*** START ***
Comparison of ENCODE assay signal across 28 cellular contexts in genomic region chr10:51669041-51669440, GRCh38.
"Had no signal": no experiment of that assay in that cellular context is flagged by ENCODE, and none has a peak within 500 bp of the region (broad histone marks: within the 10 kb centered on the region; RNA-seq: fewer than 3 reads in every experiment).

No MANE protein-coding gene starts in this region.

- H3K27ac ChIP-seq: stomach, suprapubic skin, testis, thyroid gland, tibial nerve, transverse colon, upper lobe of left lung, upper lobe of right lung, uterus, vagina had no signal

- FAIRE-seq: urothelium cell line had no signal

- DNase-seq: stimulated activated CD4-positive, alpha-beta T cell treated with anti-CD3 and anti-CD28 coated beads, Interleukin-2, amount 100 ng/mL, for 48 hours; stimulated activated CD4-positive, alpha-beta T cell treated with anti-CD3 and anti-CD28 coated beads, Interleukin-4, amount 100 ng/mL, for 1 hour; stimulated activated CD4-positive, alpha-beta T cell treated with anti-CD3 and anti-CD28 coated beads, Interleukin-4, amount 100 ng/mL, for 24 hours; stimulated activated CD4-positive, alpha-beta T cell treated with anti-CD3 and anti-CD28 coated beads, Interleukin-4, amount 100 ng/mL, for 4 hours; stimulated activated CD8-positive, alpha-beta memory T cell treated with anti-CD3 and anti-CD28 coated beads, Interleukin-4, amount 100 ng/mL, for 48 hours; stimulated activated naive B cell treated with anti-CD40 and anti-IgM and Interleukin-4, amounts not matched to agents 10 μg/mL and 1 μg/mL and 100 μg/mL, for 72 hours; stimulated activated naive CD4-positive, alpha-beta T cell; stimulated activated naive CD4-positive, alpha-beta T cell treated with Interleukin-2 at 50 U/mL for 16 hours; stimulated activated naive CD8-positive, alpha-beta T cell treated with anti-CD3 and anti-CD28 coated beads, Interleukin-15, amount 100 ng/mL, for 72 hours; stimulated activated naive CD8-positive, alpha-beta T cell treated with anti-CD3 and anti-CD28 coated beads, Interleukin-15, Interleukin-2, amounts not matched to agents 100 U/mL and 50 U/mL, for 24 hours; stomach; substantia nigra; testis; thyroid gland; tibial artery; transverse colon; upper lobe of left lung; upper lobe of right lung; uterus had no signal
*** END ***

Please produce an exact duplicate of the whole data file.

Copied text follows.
Comparison of ENCODE assay signal across 28 cellular contexts in genomic region chr10:51669041-51669440, GRCh38.
"Had no signal": no experiment of that assay in that cellular context is flagged by ENCODE, and none has a peak within 500 bp of the region (broad histone marks: within the 10 kb centered on the region; RNA-seq: fewer than 3 reads in every experiment).

No MANE protein-coding gene starts in this region.

- H3K27ac ChIP-seq: stomach, suprapubic skin, testis, thyroid gland, tibial nerve, transverse colon, upper lobe of left lung, upper lobe of right lung, uterus, vagina had no signal

- FAIRE-seq: urothelium cell line had no signal

- DNase-seq: stimulated activated CD4-positive, alpha-beta T cell treated with anti-CD3 and anti-CD28 coated beads, Interleukin-2, amount 100 ng/mL, for 48 hours; stimulated activated CD4-positive, alpha-beta T cell treated with anti-CD3 and anti-CD28 coated beads, Interleukin-4, amount 100 ng/mL, for 1 hour; stimulated activated CD4-positive, alpha-beta T cell treated with anti-CD3 and anti-CD28 coated beads, Interleukin-4, amount 100 ng/mL, for 24 hours; stimulated activated CD4-positive, alpha-beta T cell treated with anti-CD3 and anti-CD28 coated beads, Interleukin-4, amount 100 ng/mL, for 4 hours; stimulated activated CD8-positive, alpha-beta memory T cell treated with anti-CD3 and anti-CD28 coated beads, Interleukin-4, amount 100 ng/mL, for 48 hours; stimulated activated naive B cell treated with anti-CD40 and anti-IgM and Interleukin-4, amounts not matched to agents 10 μg/mL and 1 μg/mL and 100 μg/mL, for 72 hours; stimulated activated naive CD4-positive, alpha-beta T cell; stimulated activated naive CD4-positive, alpha-beta T cell treated with Interleukin-2 at 50 U/mL for 16 hours; stimulated activated naive CD8-positive, alpha-beta T cell treated with anti-CD3 and anti-CD28 coated beads, Interleukin-15, amount 100 ng/mL, for 72 hours; stimulated activated naive CD8-positive, alpha-beta T cell treated with anti-CD3 and anti-CD28 coated beads, Interleukin-15, Interleukin-2, amounts not matched to agents 100 U/mL and 50 U/mL, for 24 hours; stomach; substantia nigra; testis; thyroid gland; tibial artery; transverse colon; upper lobe of left lung; upper lobe of right lung; uterus had no signal